“If it’s available I like going to the Extraordinary Rite,” he tells me over tea in the House of Commons. “We’re very lucky we get it in Somerset once a month. The more you go the more you will find that it is a good thing to go to. You get some time to think and it’s not all noisy – and there’s no risk of guitars. I think Mass can be too noisy and guitars should be banned.”
While silently debating whether it was proper to put the milk in my teacup before or after pouring the tea, I ask him why he is so opposed to guitars at Mass, as the topic repeatedly crops up.
“I’m not,” he laughs. “It’s just that we have had an outbreak of them in Somerset and I find them disagreeable.”
A sense of humour is invaluable armour for any politician. It’s soon clear that Rees-Mogg’s capacity to breezily separate his personal relationships from his politics is an enviable networking skill.
When I reminded him that once in the chamber he referred to the Labour Party as “sanctimonious hypocritical humbugs”, he laughs it away as if it were mere banter: “Most Labour MPs I like very much,” he says. “I think they’re very good, honest, sincere people with whom I disagree on the way of getting things done. I think Tony Blair was sanctimonious in tone, but I’ve never met him. If I met him I’d probably think he was a frightfully nice man. I’m a bit wet like that.”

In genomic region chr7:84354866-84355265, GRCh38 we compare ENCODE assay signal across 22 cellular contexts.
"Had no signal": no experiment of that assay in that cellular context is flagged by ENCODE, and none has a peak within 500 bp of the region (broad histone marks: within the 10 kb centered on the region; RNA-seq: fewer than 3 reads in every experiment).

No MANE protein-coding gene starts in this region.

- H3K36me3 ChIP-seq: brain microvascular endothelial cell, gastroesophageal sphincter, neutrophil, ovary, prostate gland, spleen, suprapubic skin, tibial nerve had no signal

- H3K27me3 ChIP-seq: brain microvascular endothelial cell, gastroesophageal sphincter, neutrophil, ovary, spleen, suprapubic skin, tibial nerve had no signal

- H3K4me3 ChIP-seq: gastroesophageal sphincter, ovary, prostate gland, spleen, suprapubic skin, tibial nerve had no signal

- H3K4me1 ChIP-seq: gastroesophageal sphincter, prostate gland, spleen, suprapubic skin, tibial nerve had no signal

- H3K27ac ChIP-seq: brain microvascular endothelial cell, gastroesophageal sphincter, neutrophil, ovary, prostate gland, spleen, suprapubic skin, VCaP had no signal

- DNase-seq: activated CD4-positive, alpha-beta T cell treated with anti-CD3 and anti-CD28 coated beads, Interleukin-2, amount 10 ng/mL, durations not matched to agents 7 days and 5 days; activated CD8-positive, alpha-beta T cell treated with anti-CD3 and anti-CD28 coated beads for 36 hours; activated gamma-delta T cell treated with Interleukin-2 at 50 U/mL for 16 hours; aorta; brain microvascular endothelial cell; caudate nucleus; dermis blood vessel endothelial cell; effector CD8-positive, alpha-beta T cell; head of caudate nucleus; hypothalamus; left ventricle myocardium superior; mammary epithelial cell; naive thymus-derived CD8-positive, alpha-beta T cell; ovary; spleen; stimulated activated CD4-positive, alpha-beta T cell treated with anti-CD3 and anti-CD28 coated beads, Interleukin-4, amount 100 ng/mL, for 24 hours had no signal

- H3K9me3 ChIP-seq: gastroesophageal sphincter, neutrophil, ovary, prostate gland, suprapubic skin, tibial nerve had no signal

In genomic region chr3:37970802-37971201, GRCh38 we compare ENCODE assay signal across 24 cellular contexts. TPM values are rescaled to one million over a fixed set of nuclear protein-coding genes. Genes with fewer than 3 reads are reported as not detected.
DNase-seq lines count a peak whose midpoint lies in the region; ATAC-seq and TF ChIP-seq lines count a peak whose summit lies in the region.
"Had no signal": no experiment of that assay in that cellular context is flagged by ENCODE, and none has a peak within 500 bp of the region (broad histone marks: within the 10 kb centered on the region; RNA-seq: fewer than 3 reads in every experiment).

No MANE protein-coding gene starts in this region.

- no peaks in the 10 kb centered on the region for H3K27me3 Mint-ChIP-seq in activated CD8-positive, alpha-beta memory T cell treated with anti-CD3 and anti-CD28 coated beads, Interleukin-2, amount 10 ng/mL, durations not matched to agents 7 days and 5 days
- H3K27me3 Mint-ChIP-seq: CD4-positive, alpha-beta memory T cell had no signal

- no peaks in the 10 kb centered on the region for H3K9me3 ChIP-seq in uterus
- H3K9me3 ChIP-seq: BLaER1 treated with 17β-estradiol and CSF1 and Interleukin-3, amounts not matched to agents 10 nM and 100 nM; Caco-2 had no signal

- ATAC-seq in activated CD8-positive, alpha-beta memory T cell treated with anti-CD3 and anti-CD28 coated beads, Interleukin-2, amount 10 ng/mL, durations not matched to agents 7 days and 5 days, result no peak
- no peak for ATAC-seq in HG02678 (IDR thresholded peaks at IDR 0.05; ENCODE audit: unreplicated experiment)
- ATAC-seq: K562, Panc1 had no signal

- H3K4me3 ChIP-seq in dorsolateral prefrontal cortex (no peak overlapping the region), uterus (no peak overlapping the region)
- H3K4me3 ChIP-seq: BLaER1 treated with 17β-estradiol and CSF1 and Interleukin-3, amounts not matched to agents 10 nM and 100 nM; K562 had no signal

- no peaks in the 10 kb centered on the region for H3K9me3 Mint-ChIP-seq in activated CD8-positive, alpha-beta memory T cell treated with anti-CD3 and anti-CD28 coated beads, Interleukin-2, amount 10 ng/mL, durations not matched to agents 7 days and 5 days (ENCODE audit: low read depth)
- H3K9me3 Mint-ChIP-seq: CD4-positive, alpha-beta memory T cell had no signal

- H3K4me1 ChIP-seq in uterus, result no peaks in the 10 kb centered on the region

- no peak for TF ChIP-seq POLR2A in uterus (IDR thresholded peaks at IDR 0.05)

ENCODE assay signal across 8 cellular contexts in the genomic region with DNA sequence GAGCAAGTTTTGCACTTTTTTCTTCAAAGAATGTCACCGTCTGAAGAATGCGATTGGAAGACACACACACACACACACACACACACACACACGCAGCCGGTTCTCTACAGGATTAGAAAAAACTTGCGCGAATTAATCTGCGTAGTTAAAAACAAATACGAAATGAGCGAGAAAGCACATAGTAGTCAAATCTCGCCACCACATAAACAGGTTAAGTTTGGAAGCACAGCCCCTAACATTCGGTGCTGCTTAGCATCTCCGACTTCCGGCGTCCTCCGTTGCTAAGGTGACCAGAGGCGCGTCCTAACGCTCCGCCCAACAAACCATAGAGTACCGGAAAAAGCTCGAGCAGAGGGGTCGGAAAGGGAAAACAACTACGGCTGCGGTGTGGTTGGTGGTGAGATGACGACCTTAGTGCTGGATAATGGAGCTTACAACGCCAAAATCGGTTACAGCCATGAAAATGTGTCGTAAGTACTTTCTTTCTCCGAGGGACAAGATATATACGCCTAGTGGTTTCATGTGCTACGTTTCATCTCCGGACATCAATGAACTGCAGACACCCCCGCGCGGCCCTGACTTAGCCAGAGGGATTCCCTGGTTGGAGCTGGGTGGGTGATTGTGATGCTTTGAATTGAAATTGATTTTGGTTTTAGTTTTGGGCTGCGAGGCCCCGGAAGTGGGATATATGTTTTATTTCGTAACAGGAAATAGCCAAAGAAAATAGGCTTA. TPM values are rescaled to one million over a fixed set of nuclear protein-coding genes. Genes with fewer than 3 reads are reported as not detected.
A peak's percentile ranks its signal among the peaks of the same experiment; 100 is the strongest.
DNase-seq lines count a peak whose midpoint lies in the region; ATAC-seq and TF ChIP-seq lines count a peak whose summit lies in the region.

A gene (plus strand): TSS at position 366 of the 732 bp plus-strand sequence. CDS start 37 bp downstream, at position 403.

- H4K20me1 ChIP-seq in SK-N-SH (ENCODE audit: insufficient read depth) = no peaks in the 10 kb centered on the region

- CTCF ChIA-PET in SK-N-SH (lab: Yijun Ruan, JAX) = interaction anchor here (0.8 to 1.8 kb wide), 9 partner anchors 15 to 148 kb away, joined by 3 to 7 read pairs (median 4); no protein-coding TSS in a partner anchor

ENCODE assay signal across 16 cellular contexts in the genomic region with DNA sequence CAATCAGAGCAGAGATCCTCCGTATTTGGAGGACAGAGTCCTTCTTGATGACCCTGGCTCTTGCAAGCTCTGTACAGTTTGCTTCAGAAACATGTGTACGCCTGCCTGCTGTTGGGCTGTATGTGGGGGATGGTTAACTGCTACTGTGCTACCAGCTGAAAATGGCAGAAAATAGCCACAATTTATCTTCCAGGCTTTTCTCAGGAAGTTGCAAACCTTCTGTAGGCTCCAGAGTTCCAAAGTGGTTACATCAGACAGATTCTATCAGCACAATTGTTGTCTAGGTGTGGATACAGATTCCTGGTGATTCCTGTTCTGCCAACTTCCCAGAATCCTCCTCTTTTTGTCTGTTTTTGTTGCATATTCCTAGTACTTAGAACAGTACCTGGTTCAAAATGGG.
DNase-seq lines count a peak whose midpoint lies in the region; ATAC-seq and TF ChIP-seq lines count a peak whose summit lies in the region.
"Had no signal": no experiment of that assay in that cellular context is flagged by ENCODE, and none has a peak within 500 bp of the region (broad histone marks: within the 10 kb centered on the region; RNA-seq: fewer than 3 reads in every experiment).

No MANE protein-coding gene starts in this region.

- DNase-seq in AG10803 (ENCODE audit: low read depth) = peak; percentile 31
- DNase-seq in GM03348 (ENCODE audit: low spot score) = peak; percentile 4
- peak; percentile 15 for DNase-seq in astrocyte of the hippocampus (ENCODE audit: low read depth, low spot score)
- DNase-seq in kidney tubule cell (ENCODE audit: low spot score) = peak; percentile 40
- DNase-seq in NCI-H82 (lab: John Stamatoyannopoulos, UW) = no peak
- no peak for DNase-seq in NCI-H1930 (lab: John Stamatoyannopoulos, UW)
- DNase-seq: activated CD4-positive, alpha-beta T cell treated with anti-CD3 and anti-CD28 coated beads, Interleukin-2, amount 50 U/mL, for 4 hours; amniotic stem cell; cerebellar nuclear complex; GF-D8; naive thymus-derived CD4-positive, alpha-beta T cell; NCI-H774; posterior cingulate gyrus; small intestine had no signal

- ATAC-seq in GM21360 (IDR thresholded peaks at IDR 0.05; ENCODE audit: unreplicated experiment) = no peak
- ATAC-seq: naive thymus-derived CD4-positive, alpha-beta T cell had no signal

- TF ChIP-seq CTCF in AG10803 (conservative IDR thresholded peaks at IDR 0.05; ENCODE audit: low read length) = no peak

But Rees-Mogg believes that the Labour Party is “pretty much institutionally against Catholic moral teaching” and claims that Catholics would be happier within the Conservative Party.
I ask him how Catholics can be feel at home in the Conservatives, given the efforts of senior Tories to legalise same-sex marriage. “The leader isn’t the party,” he assures me. “The party is more than the leader.”